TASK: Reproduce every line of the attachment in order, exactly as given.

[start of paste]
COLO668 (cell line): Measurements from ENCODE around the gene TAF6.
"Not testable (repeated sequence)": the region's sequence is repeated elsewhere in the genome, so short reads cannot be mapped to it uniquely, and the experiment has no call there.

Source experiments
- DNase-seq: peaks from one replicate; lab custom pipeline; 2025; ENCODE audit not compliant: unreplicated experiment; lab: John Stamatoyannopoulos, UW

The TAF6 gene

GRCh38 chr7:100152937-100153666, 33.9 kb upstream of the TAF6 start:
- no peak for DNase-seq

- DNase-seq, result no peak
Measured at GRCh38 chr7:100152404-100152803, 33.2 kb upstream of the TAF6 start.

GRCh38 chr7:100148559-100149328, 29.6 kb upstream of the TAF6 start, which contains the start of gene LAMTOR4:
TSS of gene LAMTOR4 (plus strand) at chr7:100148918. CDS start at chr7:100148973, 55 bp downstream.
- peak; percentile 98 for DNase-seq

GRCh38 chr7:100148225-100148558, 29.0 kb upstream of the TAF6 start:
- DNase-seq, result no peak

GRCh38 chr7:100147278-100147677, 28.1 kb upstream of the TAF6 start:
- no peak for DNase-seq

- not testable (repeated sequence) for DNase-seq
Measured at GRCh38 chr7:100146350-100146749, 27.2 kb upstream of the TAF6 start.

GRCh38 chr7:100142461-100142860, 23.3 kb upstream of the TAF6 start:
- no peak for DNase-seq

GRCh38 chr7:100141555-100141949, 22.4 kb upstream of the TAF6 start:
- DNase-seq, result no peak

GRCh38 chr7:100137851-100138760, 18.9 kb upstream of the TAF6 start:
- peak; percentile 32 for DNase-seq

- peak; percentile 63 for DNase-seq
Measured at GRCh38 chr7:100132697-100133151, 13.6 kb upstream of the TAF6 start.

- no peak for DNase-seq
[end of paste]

COLO668 (cell line): Measurements from ENCODE around the gene TAF6.
"Not testable (repeated sequence)": the region's sequence is repeated elsewhere in the genome, so short reads cannot be mapped to it uniquely, and the experiment has no call there.

Source experiments
- DNase-seq: peaks from one replicate; lab custom pipeline; 2025; ENCODE audit not compliant: unreplicated experiment; lab: John Stamatoyannopoulos, UW

The TAF6 gene

GRCh38 chr7:100152937-100153666, 33.9 kb upstream of the TAF6 start:
- no peak for DNase-seq

- DNase-seq, result no peak
Measured at GRCh38 chr7:100152404-100152803, 33.2 kb upstream of the TAF6 start.

GRCh38 chr7:100148559-100149328, 29.6 kb upstream of the TAF6 start, which contains the start of gene LAMTOR4:
TSS of gene LAMTOR4 (plus strand) at chr7:100148918. CDS start at chr7:100148973, 55 bp downstream.
- peak; percentile 98 for DNase-seq

GRCh38 chr7:100148225-100148558, 29.0 kb upstream of the TAF6 start:
- DNase-seq, result no peak

GRCh38 chr7:100147278-100147677, 28.1 kb upstream of the TAF6 start:
- no peak for DNase-seq

- not testable (repeated sequence) for DNase-seq
Measured at GRCh38 chr7:100146350-100146749, 27.2 kb upstream of the TAF6 start.

GRCh38 chr7:100142461-100142860, 23.3 kb upstream of the TAF6 start:
- no peak for DNase-seq

GRCh38 chr7:100141555-100141949, 22.4 kb upstream of the TAF6 start:
- DNase-seq, result no peak

GRCh38 chr7:100137851-100138760, 18.9 kb upstream of the TAF6 start:
- peak; percentile 32 for DNase-seq

- peak; percentile 63 for DNase-seq
Measured at GRCh38 chr7:100132697-100133151, 13.6 kb upstream of the TAF6 start.

- no peak for DNase-seq